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Toxic trail: part I (VCD)

Material type: materialTypeLabelBookSeries: Pesticides and Environment. Publisher: New Delhi Centre for Science and Environment 2001Subject(s): Toxic elementsDDC classification: D001038 Summary: The pesticide industry is big business, with annual sales of over 30 billion US dollars. The industry claims that it works hard to encourage responsible usage. But there are an estimated 25 million cases of pesticide poisoning each year and nearly all the victims are in the developing countries. Joining Russ Dilts of the UN Food and Agriculture Organisation on a fact finding mission, Earth Report picks up the start of the 'toxic trail' in Thailand, where some pesticides, banned in neighbouring Cambodia, can be produced legally. From here we cross the border into Cambodia to find that farmers are avidly applying pesticides completely unaware of the dangers or the need to take safety precautions. Amongst farmers the symptoms of poisoning are all too common and toxic residues on food are high. Now rural development workers are spreading the message that pesticides need to be handled with extreme caution.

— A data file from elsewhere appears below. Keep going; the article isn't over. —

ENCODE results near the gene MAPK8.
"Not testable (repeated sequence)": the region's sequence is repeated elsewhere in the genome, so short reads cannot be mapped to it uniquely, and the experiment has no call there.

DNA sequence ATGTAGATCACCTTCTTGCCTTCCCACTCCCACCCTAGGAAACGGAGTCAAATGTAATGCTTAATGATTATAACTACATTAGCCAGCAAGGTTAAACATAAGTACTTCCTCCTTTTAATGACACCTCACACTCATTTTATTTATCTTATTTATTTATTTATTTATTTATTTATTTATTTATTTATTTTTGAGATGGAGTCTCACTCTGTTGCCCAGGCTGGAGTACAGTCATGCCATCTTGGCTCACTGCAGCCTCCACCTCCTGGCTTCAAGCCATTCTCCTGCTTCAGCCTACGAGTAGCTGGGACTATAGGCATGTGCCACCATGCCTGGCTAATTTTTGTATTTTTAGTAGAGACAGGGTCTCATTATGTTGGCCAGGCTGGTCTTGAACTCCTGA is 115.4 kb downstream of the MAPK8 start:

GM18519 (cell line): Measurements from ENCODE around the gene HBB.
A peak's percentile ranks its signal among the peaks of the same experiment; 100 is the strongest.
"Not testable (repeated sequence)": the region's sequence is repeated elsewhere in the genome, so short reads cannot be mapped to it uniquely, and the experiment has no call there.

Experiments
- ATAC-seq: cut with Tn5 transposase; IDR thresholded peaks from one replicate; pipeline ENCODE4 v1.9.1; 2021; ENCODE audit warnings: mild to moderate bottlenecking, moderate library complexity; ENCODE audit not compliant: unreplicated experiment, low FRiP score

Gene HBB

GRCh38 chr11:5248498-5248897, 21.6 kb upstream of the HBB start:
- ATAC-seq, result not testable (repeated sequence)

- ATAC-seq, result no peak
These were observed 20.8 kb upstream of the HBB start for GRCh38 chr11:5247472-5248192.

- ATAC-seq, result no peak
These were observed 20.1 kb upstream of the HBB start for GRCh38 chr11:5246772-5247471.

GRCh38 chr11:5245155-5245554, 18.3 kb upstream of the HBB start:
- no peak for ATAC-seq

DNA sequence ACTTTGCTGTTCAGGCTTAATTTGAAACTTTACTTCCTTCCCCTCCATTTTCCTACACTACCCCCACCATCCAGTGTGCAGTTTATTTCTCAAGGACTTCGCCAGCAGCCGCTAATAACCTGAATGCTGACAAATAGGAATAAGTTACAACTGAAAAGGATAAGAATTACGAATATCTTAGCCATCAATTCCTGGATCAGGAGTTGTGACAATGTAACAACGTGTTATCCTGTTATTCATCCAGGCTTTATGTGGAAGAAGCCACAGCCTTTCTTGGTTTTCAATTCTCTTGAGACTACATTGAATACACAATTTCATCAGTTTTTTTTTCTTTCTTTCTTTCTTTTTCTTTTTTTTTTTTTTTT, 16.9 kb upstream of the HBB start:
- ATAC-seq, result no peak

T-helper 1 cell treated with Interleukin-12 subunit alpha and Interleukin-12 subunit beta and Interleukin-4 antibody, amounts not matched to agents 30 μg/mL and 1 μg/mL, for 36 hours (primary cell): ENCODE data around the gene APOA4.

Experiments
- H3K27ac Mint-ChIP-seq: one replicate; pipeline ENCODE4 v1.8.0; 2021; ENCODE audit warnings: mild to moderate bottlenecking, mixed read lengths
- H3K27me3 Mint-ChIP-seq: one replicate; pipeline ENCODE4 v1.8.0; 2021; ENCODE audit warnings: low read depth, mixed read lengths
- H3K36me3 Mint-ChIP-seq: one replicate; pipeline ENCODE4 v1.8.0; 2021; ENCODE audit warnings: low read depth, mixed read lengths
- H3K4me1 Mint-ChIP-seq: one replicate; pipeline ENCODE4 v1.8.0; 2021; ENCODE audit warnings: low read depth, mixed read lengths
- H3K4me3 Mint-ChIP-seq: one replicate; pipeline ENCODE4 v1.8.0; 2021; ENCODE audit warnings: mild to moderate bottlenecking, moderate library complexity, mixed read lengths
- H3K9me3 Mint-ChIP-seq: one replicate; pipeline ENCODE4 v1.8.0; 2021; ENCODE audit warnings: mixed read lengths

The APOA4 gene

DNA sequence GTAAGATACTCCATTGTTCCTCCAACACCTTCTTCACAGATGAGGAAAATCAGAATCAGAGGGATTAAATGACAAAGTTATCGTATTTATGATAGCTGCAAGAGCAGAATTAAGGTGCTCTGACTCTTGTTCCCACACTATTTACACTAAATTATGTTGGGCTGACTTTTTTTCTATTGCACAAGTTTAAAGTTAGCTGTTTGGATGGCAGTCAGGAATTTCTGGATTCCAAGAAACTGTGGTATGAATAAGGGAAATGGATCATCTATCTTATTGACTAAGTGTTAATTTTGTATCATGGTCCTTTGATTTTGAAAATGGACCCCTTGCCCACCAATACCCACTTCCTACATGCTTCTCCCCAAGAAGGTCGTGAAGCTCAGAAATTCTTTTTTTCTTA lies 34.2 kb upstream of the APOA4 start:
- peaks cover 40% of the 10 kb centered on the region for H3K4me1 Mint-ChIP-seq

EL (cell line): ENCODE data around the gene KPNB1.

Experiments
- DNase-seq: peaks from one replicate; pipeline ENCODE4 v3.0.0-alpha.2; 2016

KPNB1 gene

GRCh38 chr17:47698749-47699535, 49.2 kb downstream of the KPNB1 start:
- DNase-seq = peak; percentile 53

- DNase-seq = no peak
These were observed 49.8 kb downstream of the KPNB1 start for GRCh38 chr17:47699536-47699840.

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CD-DVD-VHS Vikram Sarabhai Library
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Reference D001038 (Browse shelf) Not for loan CD001038

The pesticide industry is big business, with annual sales of over 30 billion US dollars. The industry claims that it works hard to encourage responsible usage. But there are an estimated 25 million cases of pesticide poisoning each year and nearly all the victims are in the developing countries. Joining Russ Dilts of the UN Food and Agriculture Organisation on a fact finding mission, Earth Report picks up the start of the 'toxic trail' in Thailand, where some pesticides, banned in neighbouring Cambodia, can be produced legally. From here we cross the border into Cambodia to find that farmers are avidly applying pesticides completely unaware of the dangers or the need to take safety precautions. Amongst farmers the symptoms of poisoning are all too common and toxic residues on food are high. Now rural development workers are spreading the message that pesticides need to be handled with extreme caution.

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